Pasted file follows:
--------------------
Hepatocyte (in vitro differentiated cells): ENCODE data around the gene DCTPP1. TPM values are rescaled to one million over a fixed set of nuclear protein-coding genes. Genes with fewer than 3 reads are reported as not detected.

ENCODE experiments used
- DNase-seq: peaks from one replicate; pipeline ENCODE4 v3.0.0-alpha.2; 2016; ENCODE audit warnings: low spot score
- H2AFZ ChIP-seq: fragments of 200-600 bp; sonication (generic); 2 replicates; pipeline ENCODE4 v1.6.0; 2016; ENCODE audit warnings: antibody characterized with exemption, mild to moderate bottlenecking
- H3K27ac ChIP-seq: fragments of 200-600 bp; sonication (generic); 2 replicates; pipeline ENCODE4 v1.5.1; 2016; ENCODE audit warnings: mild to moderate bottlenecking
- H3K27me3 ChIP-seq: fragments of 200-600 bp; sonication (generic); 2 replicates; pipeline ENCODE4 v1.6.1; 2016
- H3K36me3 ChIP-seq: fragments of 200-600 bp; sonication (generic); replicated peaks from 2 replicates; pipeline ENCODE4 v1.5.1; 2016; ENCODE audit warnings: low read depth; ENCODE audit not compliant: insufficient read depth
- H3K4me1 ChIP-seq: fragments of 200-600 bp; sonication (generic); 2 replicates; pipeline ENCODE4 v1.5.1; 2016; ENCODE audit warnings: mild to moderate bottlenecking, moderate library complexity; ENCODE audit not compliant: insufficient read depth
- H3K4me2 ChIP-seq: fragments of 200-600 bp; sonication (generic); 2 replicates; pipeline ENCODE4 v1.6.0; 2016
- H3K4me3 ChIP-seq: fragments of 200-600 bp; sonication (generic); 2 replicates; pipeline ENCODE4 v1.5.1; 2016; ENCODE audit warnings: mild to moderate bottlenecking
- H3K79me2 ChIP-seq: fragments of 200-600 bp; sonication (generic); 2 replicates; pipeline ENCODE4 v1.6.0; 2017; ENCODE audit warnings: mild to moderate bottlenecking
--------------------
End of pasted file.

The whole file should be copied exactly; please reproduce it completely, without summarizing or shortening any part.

Hepatocyte (in vitro differentiated cells): ENCODE data around the gene DCTPP1. TPM values are rescaled to one million over a fixed set of nuclear protein-coding genes. Genes with fewer than 3 reads are reported as not detected.

ENCODE experiments used
- DNase-seq: peaks from one replicate; pipeline ENCODE4 v3.0.0-alpha.2; 2016; ENCODE audit warnings: low spot score
- H2AFZ ChIP-seq: fragments of 200-600 bp; sonication (generic); 2 replicates; pipeline ENCODE4 v1.6.0; 2016; ENCODE audit warnings: antibody characterized with exemption, mild to moderate bottlenecking
- H3K27ac ChIP-seq: fragments of 200-600 bp; sonication (generic); 2 replicates; pipeline ENCODE4 v1.5.1; 2016; ENCODE audit warnings: mild to moderate bottlenecking
- H3K27me3 ChIP-seq: fragments of 200-600 bp; sonication (generic); 2 replicates; pipeline ENCODE4 v1.6.1; 2016
- H3K36me3 ChIP-seq: fragments of 200-600 bp; sonication (generic); replicated peaks from 2 replicates; pipeline ENCODE4 v1.5.1; 2016; ENCODE audit warnings: low read depth; ENCODE audit not compliant: insufficient read depth
- H3K4me1 ChIP-seq: fragments of 200-600 bp; sonication (generic); 2 replicates; pipeline ENCODE4 v1.5.1; 2016; ENCODE audit warnings: mild to moderate bottlenecking, moderate library complexity; ENCODE audit not compliant: insufficient read depth
- H3K4me2 ChIP-seq: fragments of 200-600 bp; sonication (generic); 2 replicates; pipeline ENCODE4 v1.6.0; 2016
- H3K4me3 ChIP-seq: fragments of 200-600 bp; sonication (generic); 2 replicates; pipeline ENCODE4 v1.5.1; 2016; ENCODE audit warnings: mild to moderate bottlenecking
- H3K79me2 ChIP-seq: fragments of 200-600 bp; sonication (generic); 2 replicates; pipeline ENCODE4 v1.6.0; 2017; ENCODE audit warnings: mild to moderate bottlenecking